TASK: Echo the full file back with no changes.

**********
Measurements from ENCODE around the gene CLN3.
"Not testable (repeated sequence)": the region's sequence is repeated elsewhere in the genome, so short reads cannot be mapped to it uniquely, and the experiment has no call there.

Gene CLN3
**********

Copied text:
Measurements from ENCODE around the gene CLN3.
"Not testable (repeated sequence)": the region's sequence is repeated elsewhere in the genome, so short reads cannot be mapped to it uniquely, and the experiment has no call there.

Gene CLN3